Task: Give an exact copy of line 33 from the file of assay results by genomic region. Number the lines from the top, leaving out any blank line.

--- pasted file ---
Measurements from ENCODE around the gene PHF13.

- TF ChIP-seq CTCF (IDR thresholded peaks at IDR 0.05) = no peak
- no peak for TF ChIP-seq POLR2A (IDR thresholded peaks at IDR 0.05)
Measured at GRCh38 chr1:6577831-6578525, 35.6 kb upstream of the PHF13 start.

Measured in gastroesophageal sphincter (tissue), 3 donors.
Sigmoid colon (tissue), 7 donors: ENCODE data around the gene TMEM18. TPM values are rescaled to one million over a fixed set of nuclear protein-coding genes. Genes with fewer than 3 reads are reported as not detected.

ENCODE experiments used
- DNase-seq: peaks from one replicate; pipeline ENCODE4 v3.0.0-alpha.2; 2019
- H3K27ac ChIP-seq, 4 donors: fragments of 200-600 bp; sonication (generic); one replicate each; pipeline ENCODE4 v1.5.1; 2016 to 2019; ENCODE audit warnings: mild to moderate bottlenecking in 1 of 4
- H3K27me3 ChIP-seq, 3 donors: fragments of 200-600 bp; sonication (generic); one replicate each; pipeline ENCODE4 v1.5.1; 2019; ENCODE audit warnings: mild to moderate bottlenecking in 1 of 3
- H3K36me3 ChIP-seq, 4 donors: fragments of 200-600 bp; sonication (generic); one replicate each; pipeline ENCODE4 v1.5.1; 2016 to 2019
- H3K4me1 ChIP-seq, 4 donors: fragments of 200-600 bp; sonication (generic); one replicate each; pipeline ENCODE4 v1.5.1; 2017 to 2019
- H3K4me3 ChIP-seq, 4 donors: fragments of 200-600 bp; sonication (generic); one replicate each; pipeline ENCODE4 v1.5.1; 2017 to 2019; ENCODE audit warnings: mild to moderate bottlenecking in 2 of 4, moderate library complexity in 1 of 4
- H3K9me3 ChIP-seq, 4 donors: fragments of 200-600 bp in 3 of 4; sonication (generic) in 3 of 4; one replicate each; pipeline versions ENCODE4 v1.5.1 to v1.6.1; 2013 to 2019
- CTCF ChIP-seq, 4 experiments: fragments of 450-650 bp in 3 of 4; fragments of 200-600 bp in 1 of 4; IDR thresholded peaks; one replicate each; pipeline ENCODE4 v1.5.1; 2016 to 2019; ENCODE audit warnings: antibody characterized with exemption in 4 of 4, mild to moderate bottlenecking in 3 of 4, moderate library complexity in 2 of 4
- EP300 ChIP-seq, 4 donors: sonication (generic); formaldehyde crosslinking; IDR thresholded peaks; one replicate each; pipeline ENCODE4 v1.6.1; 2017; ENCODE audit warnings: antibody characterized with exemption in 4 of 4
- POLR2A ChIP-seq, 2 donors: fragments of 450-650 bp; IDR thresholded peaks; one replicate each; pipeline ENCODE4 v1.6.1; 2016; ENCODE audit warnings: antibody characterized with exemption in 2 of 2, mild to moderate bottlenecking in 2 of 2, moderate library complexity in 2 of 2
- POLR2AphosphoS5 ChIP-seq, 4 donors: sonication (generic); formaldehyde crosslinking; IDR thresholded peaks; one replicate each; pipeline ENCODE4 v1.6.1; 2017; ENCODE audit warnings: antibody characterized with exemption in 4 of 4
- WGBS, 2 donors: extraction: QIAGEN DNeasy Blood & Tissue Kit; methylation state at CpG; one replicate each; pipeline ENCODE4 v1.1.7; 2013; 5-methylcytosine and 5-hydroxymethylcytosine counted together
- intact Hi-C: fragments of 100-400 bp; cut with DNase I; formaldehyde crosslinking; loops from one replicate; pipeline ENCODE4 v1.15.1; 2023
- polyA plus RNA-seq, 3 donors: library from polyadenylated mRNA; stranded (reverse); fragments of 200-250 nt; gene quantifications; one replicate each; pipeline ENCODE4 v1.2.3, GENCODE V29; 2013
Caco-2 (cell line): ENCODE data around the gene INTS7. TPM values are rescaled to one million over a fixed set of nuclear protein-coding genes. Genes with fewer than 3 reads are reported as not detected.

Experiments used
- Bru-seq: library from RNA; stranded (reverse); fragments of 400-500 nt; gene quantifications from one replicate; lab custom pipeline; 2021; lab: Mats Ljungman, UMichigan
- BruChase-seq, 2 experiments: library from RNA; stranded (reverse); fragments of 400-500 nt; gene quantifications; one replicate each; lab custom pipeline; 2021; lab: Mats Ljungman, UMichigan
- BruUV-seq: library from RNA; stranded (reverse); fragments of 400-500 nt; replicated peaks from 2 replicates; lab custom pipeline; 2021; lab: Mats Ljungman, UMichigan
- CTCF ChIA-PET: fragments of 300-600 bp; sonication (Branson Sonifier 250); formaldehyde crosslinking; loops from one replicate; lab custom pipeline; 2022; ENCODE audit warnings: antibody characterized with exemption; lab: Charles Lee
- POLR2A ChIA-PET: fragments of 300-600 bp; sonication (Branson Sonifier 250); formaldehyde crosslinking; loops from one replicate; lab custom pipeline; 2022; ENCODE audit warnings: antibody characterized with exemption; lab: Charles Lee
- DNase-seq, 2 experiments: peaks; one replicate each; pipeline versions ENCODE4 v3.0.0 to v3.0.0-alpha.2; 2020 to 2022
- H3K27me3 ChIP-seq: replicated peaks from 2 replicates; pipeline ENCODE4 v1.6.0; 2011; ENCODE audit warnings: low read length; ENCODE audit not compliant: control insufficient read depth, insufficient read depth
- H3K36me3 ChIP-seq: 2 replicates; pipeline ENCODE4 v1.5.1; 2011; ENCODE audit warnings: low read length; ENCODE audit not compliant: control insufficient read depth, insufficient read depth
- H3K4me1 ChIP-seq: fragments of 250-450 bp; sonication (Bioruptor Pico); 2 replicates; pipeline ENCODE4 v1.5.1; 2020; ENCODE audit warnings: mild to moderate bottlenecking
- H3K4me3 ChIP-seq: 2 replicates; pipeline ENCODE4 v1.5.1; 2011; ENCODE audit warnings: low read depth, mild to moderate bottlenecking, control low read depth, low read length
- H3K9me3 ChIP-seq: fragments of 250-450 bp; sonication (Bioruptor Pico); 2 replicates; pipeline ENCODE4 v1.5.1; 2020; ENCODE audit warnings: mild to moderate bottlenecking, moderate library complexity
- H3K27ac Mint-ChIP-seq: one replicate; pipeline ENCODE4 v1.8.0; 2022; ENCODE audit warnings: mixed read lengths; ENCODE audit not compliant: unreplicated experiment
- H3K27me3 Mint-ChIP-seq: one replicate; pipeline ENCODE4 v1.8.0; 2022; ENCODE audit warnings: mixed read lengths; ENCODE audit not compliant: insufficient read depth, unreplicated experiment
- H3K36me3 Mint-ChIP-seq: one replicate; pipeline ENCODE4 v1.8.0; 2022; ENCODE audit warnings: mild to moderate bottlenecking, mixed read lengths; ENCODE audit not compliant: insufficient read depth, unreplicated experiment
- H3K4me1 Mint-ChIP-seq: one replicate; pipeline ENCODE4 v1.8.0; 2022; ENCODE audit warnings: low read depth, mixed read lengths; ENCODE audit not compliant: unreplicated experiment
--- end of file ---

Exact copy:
- H3K4me3 ChIP-seq: 2 replicates; pipeline ENCODE4 v1.5.1; 2011; ENCODE audit warnings: low read depth, mild to moderate bottlenecking, control low read depth, low read length